Cover image for Capitalism, democracy, and Ralph's Pretty Good Grocery
Capitalism, democracy, and Ralph's Pretty Good Grocery
Mueller, John E.
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Publication Information:
Princeton, N.J. : Princeton University Press, [1999]

Physical Description:
xi, 335 pages : illustrations ; 25 cm
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HB501 .M83 1999 Adult Non-Fiction Central Closed Stacks

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Democracy is overrated. Capitalism, on the other hand, doesn't get enough credit. In this provocative and engaging book, John Mueller argues that these mismatches between image and reality create significant political and economic problems--inspiring instability, inefficiency, and widespread cynicism. We would be far better off, he writes, if we recognized that neither system is ideal or disastrous and accepted instead the humdrum truth that both are "pretty good." And, to Mueller, that means good enough. He declares that what is true of Garrison Keillor's fictional store "Ralph's Pretty Good Grocery" is also true of democracy and capitalism: if you can't get what you want there, "you can probably get along without it."

Mueller begins by noting that capitalism is commonly thought to celebrate greed and to require discourtesy, deceit, and callousness. However, with examples that range from car dealerships and corporate boardrooms to the shop of an eighteenth-century silk merchant, Mueller shows that capitalism in fact tends to reward behavior that is honest, fair, civil, and compassionate. He argues that this gap between image and reality hampers economic development by encouraging people to behave dishonestly, unfairly, and discourteously to try to get ahead and to neglect the virtuous behavior that is an important source of efficiency and gain.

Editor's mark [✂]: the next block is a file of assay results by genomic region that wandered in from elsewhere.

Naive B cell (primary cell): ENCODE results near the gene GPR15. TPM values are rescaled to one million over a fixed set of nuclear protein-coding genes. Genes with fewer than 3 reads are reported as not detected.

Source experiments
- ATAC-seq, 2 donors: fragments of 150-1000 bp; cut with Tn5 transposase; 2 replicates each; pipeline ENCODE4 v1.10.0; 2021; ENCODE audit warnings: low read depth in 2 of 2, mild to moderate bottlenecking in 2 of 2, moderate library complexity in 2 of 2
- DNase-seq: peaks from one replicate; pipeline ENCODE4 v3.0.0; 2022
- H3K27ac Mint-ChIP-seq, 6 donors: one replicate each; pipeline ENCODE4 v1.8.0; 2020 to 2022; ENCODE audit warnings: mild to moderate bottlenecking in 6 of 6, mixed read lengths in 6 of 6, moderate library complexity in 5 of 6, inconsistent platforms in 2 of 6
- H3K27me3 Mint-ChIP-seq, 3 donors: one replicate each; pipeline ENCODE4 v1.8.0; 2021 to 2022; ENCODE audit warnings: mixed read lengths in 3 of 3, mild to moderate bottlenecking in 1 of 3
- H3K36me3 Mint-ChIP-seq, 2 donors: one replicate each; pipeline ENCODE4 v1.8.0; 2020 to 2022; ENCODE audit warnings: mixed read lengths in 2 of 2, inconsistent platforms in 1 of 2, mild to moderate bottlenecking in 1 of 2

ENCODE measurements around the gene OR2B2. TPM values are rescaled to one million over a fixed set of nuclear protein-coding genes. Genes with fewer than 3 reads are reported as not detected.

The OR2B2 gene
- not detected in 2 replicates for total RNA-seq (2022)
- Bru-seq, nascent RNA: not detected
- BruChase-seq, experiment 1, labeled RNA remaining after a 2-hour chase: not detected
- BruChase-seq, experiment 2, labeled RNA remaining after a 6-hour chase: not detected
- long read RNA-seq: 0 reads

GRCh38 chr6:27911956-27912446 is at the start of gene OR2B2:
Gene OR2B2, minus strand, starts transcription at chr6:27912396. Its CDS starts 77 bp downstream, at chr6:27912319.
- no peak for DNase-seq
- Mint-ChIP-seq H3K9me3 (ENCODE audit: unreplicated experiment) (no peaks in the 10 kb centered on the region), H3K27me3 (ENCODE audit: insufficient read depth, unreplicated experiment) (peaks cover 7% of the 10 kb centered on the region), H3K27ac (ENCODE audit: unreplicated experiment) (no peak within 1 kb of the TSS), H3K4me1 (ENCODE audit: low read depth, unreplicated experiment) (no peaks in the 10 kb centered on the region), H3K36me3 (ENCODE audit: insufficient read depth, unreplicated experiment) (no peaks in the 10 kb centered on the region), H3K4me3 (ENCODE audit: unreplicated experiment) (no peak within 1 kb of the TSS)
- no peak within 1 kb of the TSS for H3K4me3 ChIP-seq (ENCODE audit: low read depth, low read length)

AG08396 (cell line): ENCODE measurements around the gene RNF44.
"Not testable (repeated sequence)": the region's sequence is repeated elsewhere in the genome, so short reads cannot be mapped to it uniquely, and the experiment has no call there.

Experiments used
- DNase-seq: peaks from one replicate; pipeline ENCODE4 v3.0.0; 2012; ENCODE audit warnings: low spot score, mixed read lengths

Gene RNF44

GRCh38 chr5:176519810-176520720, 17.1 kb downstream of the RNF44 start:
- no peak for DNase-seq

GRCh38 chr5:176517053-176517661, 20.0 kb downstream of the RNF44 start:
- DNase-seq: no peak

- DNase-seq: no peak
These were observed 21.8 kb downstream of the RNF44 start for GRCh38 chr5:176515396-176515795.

The problem with democracy's image, by contrast, is that our expectations are too high. We are too often led by theorists, reformers, and romantics to believe that democracy should consist of egalitarianism and avid civic participation. In fact, democracy will always be chaotic, unequal, and marked by apathy. It offers reasonable freedom and security, but not political paradise. To idealize democracy, Mueller writes, is to undermine it, since the inevitable contrast with reality creates public cynicism and can hamper democracy's growth and development.

Mueller presents these arguments with sophistication, wit, and erudition. He combines mastery of current political and economic literature with references to figures ranging from Plato to P. T. Barnum, from Immanuel Kant to Ronald Reagan, from Shakespeare to Frank Capra. Broad in scope and rich in detail, the book will provoke debate among economists, political scientists, and anyone interested in the problems (or non-problems) of modern democracy and capitalism.

Author Notes